Can you handle the blade?
If we scored games purely on their looks then Infinity Blade would be straight 10s across the board. It’s not just a nice looking game, it’s officially the best looking game on iOS. Fact.
But we don’t base reviews on aesthetics alone, there must be a game in there somewhere to consider anything even near to a 10. Does Infinity Blade have enough under the bonnet to make it? In some ways it does, but if you’re expecting a full on RPG experience then you’ll be disappointed.
The game takes place in the castle previously seen in Epic Citadel. This time around, unlike that tech demo, you don’t get free roam of the castle. Small blue circles show you the various options for routes through the huge grounds and every route takes you past a horde of vicious looking creatures sporting shiny armour.
Before combat begins you get a chance to look around, finding bags of gold and potions as well as the odd weapon if you’re lucky. They all go towards increasing your stats which, in turn, increase your strength, health and armour. These become very important when you get into a brawl with one of the enemy cohorts and this levelling up system is really the only hint of the RPG element in the game.
The main meat of Infinity Blade comes from the combat. Swiping your finger across the screen will swipe your weapon of choice across the enemy or block their attack with a parry. Pressing the shield icon will block an attack if done at the right moment, though you only get a certain number of blocks. Finally, pressing the bottom corners of the screen will dodge out of the way of any sword blow if done correctly.
So, you see, the game is more akin to something like Nintendo’s Punch Out or Glu’s Super KO Boxing on the iPhone. That’s no bad thing when the control system works as well as it does, but I can’t help feeling that some gamers are going to be left disappointed by the style of gameplay here.
Once you get over the initial shock/disappointment, then Infinity Blade shows what it can do. The combat is a lot deeper than it looks, it takes skill to time the strokes and guards right and progressing through the castle leads to much bigger and harder enemies. The enemies range from quick Assassins to lumbering troll-like behemoths who are slow but have a deadly blow. Different tactics are needed for each kind and it will take a few attempts to work out the best strategy.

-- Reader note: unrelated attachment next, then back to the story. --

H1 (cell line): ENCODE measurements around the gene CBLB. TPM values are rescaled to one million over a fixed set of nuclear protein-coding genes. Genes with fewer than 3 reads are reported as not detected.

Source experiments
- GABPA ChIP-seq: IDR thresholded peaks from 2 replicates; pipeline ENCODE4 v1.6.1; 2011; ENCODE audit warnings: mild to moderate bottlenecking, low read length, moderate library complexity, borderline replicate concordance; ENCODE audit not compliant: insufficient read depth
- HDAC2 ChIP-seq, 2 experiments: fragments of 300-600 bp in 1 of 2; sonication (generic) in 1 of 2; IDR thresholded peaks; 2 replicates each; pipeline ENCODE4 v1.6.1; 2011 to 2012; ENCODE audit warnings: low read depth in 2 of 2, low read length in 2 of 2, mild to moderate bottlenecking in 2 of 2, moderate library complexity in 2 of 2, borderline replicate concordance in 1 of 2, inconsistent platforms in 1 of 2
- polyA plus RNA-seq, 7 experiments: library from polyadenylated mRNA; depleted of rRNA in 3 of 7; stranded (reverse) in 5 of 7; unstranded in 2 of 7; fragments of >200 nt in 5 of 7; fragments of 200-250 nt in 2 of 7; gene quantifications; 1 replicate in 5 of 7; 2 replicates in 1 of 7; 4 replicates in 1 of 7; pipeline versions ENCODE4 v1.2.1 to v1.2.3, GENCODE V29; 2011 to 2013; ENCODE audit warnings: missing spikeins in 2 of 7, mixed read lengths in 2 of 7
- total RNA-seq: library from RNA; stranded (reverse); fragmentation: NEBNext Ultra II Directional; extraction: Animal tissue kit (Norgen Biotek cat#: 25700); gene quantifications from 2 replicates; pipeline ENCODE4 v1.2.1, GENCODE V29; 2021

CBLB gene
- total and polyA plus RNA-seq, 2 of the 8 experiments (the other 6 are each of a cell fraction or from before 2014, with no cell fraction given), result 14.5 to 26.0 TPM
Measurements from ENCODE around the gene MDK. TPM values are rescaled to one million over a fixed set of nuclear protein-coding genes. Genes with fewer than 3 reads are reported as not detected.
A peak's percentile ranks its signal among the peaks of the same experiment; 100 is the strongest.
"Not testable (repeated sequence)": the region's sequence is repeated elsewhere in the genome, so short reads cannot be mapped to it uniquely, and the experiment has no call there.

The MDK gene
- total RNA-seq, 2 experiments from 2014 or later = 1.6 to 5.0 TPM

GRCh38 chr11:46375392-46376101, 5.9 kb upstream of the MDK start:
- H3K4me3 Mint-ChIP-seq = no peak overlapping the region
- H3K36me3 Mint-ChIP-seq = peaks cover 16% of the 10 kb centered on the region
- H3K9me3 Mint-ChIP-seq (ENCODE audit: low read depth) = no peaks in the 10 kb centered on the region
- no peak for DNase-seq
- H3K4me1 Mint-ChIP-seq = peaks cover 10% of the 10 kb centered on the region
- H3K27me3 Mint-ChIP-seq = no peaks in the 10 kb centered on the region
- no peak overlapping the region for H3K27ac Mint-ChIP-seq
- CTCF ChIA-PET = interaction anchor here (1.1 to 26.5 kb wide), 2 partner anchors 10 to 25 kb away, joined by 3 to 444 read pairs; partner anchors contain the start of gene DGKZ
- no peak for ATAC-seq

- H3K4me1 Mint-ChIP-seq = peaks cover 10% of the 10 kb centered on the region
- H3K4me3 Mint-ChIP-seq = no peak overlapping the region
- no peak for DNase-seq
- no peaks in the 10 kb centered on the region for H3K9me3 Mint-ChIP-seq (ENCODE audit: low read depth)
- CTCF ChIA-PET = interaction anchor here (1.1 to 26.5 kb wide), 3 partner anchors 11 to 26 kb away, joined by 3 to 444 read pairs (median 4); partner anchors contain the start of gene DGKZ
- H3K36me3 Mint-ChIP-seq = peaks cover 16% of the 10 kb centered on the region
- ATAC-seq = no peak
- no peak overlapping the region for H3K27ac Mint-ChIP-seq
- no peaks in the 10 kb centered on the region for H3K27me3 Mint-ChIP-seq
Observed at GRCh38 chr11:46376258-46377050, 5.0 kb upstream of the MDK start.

Despite the different models, playing through the game you get a sense that the characters are made up of a very few types; slow, average or fast attackers. There just aren’t enough different styles to keep the combat fresh. This isn’t so bad the first time around but begins to grate after the third journey and you’ll need to make a fair few of them too because getting to the anti-chamber is not the end. Though your quest will be suddenly and un-expectedly cut off by your untimely death, it will be down to your bloodline to carry on the quest. As you step into the shoes of the next generation, owning all the strength and armour of their forefathers who went before , it will bring you that little bit closer to defeating the ultimate foe, the God King, in the heart of the castle.
But while the gameplay counts heavily towards the final score, it’s impossible to talk about this game without going back to the visuals. ChAIR have done wonders using the Unreal Engine iOS build and the details in both the scenery and character modelling show this. Detail on the backgrounds, that you’ll possibly only notice by pausing the game, add a sense of realism to the scenery while lighting falls perfectly on the characters as they stand locked in battle. The constraints of the movement are softened somewhat by just the ability to look around you and take in the flag blowing in the wind or the brickwork in the nearby archway.
And yet it’s not perfect, the frame rate suffers on 3GS at times. It doesn’t seem to hinder gameplay but it jerks around while the camera pans at times, particularly when a new enemy is in sight or the game is trying to move too many objects at once. The iPhone 4 doesn’t have the same issue but, even so, you can feel the strain. The game will also be disappointing for those looking for more depth. While it plays to the iOS platform’s strength with controls and the fighting mechanics it’s still a basic brawler at heart.
As a package though, Infinity Blade delivers and it delivers in spades. It reminds me of a more constrained Shadow of the Colossus, which is quite the compliment. For anyone who owns a 3rd or 4th generation iOS device this is an essential purchase.
- Sound: 9
- Graphics: 10
- Gameplay: 8
- Longevity: 7
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